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Thread: "Clean" business overlay zone

  1. #1
    Member
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    San Diego, CA
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    "Clean" business overlay zone

    I'm working on a Redevelopment Plan for an older 1920's residential neighborhood that was overlayed with a "light-industrial" zone in the 1970s, which predictably resulted in today's current situation, a low-income neighborhood with tons of auto body shops, collision/repair facilities, and other warehouses.

    With this redevelopment plan, the City wants to get rid of these businesses because of their practices of sanding and painting outdoors, however there is an outcry from the community that there are many "good" and "non-polluting" businesses that should be able to stay.

    I've been tasked with researching "clean business" criteria to create an overlay zone that would allow certain "clean" uses to stay. However, there is no information on the web about zones that attempt to weed out the polluters and keep the cleaner businesses.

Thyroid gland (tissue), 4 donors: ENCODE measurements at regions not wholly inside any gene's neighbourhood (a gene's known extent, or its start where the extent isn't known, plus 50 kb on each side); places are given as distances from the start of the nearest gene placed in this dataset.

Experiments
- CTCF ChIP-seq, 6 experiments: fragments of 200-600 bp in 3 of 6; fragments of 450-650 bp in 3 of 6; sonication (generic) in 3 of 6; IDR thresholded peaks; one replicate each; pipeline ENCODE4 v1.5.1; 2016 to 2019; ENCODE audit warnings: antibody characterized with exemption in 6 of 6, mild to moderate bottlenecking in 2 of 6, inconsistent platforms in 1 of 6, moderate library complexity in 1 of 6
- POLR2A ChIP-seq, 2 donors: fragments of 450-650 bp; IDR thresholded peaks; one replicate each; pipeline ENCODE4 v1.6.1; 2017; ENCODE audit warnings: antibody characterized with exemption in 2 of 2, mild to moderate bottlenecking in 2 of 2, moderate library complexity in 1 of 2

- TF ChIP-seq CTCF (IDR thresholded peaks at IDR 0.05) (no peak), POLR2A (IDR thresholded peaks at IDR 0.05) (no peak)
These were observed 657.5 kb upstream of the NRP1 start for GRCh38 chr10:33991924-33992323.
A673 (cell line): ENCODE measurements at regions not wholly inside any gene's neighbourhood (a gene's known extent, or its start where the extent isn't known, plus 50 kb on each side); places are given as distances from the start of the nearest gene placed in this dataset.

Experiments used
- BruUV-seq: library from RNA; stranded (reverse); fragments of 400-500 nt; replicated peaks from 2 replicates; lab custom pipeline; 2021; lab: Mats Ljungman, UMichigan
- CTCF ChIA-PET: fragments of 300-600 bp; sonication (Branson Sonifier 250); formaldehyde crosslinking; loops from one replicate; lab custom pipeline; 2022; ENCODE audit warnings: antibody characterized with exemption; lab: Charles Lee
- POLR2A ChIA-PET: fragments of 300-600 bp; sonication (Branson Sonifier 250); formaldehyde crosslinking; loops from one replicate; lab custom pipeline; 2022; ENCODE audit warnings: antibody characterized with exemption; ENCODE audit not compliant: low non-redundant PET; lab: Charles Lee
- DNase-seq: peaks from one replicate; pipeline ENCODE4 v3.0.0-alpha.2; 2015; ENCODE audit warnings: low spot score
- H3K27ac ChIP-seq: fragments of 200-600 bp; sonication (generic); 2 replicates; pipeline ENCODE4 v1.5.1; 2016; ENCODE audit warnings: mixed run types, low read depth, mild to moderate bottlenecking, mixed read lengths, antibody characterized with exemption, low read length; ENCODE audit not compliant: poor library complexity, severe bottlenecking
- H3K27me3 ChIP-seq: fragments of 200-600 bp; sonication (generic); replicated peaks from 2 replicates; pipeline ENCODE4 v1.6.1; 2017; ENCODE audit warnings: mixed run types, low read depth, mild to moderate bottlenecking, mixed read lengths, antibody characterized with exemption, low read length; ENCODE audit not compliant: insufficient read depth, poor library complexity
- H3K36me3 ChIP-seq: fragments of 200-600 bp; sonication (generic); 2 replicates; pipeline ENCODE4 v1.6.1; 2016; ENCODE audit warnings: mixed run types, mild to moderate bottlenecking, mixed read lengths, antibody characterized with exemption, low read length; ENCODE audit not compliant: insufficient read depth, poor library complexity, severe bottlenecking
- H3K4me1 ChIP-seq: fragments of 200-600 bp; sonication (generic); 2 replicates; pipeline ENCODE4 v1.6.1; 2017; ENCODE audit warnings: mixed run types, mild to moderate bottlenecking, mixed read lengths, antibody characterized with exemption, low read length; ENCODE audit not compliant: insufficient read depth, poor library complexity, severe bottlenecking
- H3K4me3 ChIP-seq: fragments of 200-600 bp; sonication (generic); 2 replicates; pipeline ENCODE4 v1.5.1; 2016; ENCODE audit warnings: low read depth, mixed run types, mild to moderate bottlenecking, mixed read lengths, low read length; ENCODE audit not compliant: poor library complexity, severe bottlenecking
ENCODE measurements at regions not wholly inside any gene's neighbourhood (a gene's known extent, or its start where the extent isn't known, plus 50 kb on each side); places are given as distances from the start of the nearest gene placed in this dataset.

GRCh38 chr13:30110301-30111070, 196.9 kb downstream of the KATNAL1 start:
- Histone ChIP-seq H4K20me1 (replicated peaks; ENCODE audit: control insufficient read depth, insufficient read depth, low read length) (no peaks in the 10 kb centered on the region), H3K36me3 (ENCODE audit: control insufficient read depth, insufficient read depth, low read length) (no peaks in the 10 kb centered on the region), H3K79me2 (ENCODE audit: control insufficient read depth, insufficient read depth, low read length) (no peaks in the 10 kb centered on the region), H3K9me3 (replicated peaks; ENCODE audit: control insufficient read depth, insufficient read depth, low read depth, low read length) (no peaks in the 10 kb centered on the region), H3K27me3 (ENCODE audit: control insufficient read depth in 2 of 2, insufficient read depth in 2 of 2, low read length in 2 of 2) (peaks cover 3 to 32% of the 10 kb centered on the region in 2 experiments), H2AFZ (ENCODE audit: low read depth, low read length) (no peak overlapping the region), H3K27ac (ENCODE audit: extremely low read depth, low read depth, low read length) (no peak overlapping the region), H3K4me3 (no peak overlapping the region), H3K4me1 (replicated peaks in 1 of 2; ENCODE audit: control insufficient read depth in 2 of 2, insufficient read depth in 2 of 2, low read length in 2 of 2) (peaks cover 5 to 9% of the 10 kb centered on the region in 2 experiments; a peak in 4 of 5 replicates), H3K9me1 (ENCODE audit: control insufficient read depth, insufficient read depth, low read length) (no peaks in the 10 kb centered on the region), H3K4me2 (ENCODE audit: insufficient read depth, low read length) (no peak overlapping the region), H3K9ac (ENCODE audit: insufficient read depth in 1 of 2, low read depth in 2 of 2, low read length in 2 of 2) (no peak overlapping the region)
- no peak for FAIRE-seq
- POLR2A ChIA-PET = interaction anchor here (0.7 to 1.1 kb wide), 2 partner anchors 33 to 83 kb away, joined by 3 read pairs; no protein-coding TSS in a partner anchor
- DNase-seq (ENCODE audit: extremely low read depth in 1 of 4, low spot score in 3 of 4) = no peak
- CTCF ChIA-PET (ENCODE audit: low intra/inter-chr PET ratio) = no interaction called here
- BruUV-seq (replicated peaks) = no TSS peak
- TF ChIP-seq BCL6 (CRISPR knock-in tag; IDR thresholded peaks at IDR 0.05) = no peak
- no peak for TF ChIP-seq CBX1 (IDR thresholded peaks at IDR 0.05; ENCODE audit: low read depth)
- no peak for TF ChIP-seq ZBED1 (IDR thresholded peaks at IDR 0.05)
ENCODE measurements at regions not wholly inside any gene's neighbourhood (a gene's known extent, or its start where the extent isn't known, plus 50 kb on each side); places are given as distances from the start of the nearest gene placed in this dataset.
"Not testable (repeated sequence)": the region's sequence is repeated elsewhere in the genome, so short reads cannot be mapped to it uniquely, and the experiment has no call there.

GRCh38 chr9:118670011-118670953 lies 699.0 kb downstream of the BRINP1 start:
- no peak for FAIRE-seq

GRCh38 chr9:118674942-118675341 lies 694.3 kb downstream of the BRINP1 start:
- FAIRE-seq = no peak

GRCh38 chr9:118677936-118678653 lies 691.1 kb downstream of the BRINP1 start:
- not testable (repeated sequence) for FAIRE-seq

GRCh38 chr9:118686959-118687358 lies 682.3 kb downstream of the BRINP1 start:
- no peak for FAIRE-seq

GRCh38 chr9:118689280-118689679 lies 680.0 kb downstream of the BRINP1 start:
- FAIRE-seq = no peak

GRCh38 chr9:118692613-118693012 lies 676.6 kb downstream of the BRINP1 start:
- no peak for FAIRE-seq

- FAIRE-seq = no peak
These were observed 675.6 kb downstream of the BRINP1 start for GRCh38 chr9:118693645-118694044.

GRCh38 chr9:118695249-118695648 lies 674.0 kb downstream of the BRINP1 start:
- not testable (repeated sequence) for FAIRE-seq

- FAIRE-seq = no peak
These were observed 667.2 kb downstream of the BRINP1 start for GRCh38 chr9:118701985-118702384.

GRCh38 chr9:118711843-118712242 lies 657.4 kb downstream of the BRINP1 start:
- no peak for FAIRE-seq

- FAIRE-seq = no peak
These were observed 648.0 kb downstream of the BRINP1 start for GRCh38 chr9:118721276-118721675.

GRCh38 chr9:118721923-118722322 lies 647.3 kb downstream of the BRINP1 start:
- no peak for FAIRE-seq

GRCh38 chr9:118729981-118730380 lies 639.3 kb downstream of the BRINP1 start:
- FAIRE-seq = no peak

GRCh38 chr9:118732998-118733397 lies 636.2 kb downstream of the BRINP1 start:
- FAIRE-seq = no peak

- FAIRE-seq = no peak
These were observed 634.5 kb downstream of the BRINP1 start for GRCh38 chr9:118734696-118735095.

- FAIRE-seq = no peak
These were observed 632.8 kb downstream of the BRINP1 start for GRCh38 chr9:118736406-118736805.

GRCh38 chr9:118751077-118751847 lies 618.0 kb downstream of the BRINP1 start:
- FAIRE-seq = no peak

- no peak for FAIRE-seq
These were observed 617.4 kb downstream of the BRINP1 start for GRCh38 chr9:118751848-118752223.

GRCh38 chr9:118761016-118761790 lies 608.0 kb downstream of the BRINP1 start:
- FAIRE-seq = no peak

Any ideas?

  2. #2
    Cyburbian Richmond Jake's avatar
    Registered
    Aug 2001
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    Jukin' City
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    Quote Originally posted by LibPlanner View post
    ....the City wants to get rid of these businesses because of their practices of sanding and painting outdoors.....
    Off-topic:
    Does your Air Pollution Control District know about this? They can be pretty picky in California. At least that was my experience.

  3. #3
    The EPA has been putting a lot of resources in a lot of places to control auto painting shops. They are not clean in the slightest.

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